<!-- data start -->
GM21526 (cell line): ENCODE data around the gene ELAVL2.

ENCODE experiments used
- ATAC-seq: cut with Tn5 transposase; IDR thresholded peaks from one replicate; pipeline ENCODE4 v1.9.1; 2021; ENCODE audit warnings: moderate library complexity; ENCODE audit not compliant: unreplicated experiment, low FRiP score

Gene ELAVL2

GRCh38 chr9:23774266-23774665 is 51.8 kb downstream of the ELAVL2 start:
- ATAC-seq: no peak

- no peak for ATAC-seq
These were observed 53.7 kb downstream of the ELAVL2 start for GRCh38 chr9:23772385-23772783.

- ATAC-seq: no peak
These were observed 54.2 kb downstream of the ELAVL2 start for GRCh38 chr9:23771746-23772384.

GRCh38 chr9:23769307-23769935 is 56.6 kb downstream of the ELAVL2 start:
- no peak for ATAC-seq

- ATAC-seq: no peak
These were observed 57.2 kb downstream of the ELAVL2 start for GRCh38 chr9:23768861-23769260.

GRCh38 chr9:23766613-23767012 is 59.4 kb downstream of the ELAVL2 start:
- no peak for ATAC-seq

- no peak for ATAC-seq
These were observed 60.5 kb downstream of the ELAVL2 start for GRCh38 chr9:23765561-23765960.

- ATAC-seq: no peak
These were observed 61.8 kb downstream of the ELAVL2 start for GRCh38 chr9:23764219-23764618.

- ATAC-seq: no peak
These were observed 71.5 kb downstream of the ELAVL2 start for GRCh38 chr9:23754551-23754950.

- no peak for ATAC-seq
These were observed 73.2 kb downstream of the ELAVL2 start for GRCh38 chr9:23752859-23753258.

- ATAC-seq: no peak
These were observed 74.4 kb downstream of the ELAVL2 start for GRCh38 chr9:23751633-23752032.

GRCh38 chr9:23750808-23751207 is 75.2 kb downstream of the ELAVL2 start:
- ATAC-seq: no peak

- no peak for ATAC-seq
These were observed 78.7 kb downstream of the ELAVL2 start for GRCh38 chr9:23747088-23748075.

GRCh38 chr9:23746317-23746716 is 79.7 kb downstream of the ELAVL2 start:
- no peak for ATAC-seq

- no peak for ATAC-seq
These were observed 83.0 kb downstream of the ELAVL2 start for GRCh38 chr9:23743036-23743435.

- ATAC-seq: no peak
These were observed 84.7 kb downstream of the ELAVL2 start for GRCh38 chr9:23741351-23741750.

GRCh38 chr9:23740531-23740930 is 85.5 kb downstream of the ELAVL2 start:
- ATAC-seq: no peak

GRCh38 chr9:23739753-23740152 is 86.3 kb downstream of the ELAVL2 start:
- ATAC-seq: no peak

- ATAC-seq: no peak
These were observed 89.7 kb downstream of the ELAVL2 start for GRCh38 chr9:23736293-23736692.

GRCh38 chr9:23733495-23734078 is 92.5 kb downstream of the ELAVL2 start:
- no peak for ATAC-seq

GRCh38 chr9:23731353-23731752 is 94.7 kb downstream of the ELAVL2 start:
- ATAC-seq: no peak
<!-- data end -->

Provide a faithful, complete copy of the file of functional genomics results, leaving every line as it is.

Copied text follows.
GM21526 (cell line): ENCODE data around the gene ELAVL2.

ENCODE experiments used
- ATAC-seq: cut with Tn5 transposase; IDR thresholded peaks from one replicate; pipeline ENCODE4 v1.9.1; 2021; ENCODE audit warnings: moderate library complexity; ENCODE audit not compliant: unreplicated experiment, low FRiP score

Gene ELAVL2

GRCh38 chr9:23774266-23774665 is 51.8 kb downstream of the ELAVL2 start:
- ATAC-seq: no peak

- no peak for ATAC-seq
These were observed 53.7 kb downstream of the ELAVL2 start for GRCh38 chr9:23772385-23772783.

- ATAC-seq: no peak
These were observed 54.2 kb downstream of the ELAVL2 start for GRCh38 chr9:23771746-23772384.

GRCh38 chr9:23769307-23769935 is 56.6 kb downstream of the ELAVL2 start:
- no peak for ATAC-seq

- ATAC-seq: no peak
These were observed 57.2 kb downstream of the ELAVL2 start for GRCh38 chr9:23768861-23769260.

GRCh38 chr9:23766613-23767012 is 59.4 kb downstream of the ELAVL2 start:
- no peak for ATAC-seq

- no peak for ATAC-seq
These were observed 60.5 kb downstream of the ELAVL2 start for GRCh38 chr9:23765561-23765960.

- ATAC-seq: no peak
These were observed 61.8 kb downstream of the ELAVL2 start for GRCh38 chr9:23764219-23764618.

- ATAC-seq: no peak
These were observed 71.5 kb downstream of the ELAVL2 start for GRCh38 chr9:23754551-23754950.

- no peak for ATAC-seq
These were observed 73.2 kb downstream of the ELAVL2 start for GRCh38 chr9:23752859-23753258.

- ATAC-seq: no peak
These were observed 74.4 kb downstream of the ELAVL2 start for GRCh38 chr9:23751633-23752032.

GRCh38 chr9:23750808-23751207 is 75.2 kb downstream of the ELAVL2 start:
- ATAC-seq: no peak

- no peak for ATAC-seq
These were observed 78.7 kb downstream of the ELAVL2 start for GRCh38 chr9:23747088-23748075.

GRCh38 chr9:23746317-23746716 is 79.7 kb downstream of the ELAVL2 start:
- no peak for ATAC-seq

- no peak for ATAC-seq
These were observed 83.0 kb downstream of the ELAVL2 start for GRCh38 chr9:23743036-23743435.

- ATAC-seq: no peak
These were observed 84.7 kb downstream of the ELAVL2 start for GRCh38 chr9:23741351-23741750.

GRCh38 chr9:23740531-23740930 is 85.5 kb downstream of the ELAVL2 start:
- ATAC-seq: no peak

GRCh38 chr9:23739753-23740152 is 86.3 kb downstream of the ELAVL2 start:
- ATAC-seq: no peak

- ATAC-seq: no peak
These were observed 89.7 kb downstream of the ELAVL2 start for GRCh38 chr9:23736293-23736692.

GRCh38 chr9:23733495-23734078 is 92.5 kb downstream of the ELAVL2 start:
- no peak for ATAC-seq

GRCh38 chr9:23731353-23731752 is 94.7 kb downstream of the ELAVL2 start:
- ATAC-seq: no peak